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			==========================
			KERNEL ABIS FOR METAG ARCH
			==========================

This document describes the Linux ABIs for the metag architecture, and has the
following sections:

 (*) Outline of registers
 (*) Userland registers
 (*) Kernel registers
 (*) System call ABI
 (*) Calling conventions


====================
OUTLINE OF REGISTERS
====================

The main Meta core registers are arranged in units:

	UNIT	Type	DESCRIPTION	GP	EXT	PRIV	GLOBAL
	=======	=======	===============	=======	=======	=======	=======
	CT	Special	Control unit
	D0	General	Data unit 0	0-7	8-15	16-31	16-31
	D1	General	Data unit 1	0-7	8-15	16-31	16-31
	A0	General	Address unit 0	0-3	4-7	 8-15	 8-15
	A1	General	Address unit 1	0-3	4-7	 8-15	 8-15
	PC	Special	PC unit		0		 1
	PORT	Special	Ports
	TR	Special	Trigger unit			 0-7
	TT	Special	Trace unit			 0-5
	FX	General	FP unit			0-15

GP registers form part of the main context.

Extended context registers (EXT) may not be present on all hardware threads and
can be context switched if support is enabled and the appropriate bits are set
in e.g. the D0.8 register to indicate what extended state to preserve.

Global registers are shared between threads and are privilege protected.

See arch/metag/include/asm/metag_regs.h for definitions relating to core
registers and the fields and bits they contain. See the TRMs for further details
about special registers.

Several special registers are preserved in the main context, these are the
interesting ones:

	REG	(ALIAS)		PURPOSE
	=======================	===============================================
	CT.1	(TXMODE)	Processor mode bits (particularly for DSP)
	CT.2	(TXSTATUS)	Condition flags and LSM_STEP (MGET/MSET step)
	CT.3	(TXRPT)		Branch repeat counter
	PC.0	(PC)		Program counter

Some of the general registers have special purposes in the ABI and therefore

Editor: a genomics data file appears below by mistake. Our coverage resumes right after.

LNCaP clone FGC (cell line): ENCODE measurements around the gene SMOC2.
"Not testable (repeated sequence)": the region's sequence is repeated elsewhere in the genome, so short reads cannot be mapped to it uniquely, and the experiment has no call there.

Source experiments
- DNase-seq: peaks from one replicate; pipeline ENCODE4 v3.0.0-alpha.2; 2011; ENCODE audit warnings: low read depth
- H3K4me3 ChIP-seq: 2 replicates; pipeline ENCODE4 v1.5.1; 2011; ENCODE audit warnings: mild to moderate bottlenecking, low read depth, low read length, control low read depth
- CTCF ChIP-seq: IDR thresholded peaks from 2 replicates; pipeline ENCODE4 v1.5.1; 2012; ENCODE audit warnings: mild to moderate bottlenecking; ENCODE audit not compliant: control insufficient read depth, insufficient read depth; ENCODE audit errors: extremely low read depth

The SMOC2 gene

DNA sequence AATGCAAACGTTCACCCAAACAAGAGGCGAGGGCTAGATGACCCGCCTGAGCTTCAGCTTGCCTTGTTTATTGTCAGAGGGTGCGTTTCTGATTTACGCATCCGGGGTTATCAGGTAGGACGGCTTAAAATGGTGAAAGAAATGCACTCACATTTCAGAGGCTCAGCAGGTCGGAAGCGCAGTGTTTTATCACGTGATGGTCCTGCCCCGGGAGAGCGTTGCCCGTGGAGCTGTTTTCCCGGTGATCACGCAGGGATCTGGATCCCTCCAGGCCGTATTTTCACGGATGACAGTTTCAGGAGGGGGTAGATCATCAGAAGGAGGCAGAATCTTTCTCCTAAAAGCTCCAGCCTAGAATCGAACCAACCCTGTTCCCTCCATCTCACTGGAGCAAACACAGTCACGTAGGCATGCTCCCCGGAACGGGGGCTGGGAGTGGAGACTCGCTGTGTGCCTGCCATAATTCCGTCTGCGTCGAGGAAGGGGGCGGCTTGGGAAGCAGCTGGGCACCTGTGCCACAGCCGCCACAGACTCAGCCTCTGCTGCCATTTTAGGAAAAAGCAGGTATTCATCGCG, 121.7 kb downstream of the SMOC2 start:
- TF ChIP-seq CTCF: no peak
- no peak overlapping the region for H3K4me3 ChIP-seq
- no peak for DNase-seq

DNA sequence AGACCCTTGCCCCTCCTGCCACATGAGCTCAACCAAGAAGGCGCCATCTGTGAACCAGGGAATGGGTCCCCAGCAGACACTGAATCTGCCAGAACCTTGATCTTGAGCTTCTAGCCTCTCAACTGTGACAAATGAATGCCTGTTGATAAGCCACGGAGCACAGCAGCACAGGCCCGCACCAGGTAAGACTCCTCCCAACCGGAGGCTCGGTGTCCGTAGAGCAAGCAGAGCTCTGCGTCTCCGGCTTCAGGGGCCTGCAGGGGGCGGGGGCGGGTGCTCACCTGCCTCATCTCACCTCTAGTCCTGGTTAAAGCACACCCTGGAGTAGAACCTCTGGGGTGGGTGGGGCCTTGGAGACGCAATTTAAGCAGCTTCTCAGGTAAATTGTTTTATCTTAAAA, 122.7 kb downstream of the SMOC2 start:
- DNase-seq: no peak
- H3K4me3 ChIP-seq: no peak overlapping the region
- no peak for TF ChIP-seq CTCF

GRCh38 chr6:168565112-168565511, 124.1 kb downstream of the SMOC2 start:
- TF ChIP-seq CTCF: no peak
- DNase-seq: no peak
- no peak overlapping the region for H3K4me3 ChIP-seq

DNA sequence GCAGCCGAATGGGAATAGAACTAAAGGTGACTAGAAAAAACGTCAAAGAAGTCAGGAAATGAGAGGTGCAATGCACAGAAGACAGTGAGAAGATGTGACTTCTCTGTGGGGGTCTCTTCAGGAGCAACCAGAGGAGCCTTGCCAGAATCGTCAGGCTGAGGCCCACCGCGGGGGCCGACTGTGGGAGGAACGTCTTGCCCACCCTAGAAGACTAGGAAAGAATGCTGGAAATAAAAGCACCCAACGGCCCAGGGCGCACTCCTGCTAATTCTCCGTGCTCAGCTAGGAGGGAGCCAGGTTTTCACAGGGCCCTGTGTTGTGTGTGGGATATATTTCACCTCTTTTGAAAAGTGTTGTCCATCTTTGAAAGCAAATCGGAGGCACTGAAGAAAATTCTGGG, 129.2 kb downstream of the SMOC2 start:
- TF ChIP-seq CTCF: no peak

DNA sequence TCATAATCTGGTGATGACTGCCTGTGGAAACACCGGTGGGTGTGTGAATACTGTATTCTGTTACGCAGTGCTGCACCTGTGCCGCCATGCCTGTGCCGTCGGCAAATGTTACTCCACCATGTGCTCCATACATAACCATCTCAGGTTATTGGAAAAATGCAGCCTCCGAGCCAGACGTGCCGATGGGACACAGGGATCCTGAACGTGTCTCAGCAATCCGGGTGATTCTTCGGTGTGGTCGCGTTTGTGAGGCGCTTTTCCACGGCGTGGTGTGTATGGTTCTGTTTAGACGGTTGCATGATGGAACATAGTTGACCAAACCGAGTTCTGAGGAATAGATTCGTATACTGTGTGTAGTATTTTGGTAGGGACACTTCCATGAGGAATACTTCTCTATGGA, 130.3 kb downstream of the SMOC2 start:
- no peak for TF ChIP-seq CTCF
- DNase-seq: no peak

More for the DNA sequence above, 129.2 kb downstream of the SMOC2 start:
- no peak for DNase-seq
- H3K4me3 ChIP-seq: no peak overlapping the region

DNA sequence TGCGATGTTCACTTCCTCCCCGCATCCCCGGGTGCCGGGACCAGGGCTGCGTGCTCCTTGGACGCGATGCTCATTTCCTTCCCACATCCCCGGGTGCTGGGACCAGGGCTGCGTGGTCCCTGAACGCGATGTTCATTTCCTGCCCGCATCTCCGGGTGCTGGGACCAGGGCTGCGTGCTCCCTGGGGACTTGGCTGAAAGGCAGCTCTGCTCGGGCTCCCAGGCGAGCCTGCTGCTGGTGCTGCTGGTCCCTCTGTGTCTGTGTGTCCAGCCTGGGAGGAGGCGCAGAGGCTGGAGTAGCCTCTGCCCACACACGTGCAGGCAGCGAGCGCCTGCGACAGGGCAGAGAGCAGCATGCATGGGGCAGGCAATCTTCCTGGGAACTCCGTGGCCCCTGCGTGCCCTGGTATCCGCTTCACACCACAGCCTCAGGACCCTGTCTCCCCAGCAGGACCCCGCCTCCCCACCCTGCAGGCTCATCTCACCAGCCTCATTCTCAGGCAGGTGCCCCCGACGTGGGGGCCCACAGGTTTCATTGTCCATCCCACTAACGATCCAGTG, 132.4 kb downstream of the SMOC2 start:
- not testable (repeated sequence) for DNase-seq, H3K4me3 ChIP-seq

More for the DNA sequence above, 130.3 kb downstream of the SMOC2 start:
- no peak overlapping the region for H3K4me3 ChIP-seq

have aliases:

	D0 REG	(ALIAS)	PURPOSE		D1 REG	(ALIAS)	PURPOSE
	===============	===============	===============	=======================
	D0.0	(D0Re0)	32bit result	D1.0	(D1Re0)	Top half of 64bit result
	D0.1	(D0Ar6)	Argument 6	D1.1	(D1Ar5)	Argument 5
	D0.2	(D0Ar4)	Argument 4	D1.2	(D1Ar3)	Argument 3
	D0.3	(D0Ar2)	Argument 2	D1.3	(D1Ar1)	Argument 1
	D0.4	(D0FrT)	Frame temp	D1.4	(D1RtP)	Return pointer
	D0.5		Call preserved	D1.5		Call preserved
	D0.6		Call preserved	D1.6		Call preserved
	D0.7		Call preserved	D1.7		Call preserved

	A0 REG	(ALIAS)	PURPOSE		A1 REG	(ALIAS)	PURPOSE
	===============	===============	===============	=======================
	A0.0	(A0StP)	Stack pointer	A1.0	(A1GbP)	Global base pointer
	A0.1	(A0FrP)	Frame pointer	A1.1	(A1LbP)	Local base pointer
	A0.2				A1.2
	A0.3				A1.3


==================
USERLAND REGISTERS
==================

All the general purpose D0, D1, A0, A1 registers are preserved when entering the
kernel (including asynchronous events such as interrupts and timer ticks) except
the following which have special purposes in the ABI:

	REGISTERS	WHEN	STATUS		PURPOSE
	===============	=======	===============	===============================
	D0.8		DSP	Preserved	ECH, determines what extended
						DSP state to preserve.
	A0.0	(A0StP)	ALWAYS	Preserved	Stack >= A0StP may be clobbered
						at any time by the creation of a
						signal frame.
	A1.0	(A1GbP)	SMP	Clobbered	Used as temporary for loading
						kernel stack pointer and saving
						core context.
	A0.15		!SMP	Protected	Stores kernel stack pointer.
	A1.15		ALWAYS	Protected	Stores kernel base pointer.

On UP A0.15 is used to store the kernel stack pointer for storing the userland
context. A0.15 is global between hardware threads though which means it cannot
be used on SMP for this purpose. Since no protected local registers are
available A1GbP is reserved for use as a temporary to allow a percpu stack
pointer to be loaded for storing the rest of the context.


================
KERNEL REGISTERS
================

When in the kernel the following registers have special purposes in the ABI:

	REGISTERS	WHEN	STATUS		PURPOSE
	===============	=======	===============	===============================
	A0.0	(A0StP)	ALWAYS	Preserved	Stack >= A0StP may be clobbered
						at any time by the creation of
						an irq signal frame.
	A1.0	(A1GbP)	ALWAYS	Preserved	Reserved (kernel base pointer).


===============
SYSTEM CALL ABI
===============

When a system call is made, the following registers are effective:

	REGISTERS	CALL			RETURN
	===============	=======================	===============================
	D0.0	(D0Re0)				Return value (or -errno)
	D1.0	(D1Re0)	System call number	Clobbered
	D0.1	(D0Ar6)	Syscall arg #6		Preserved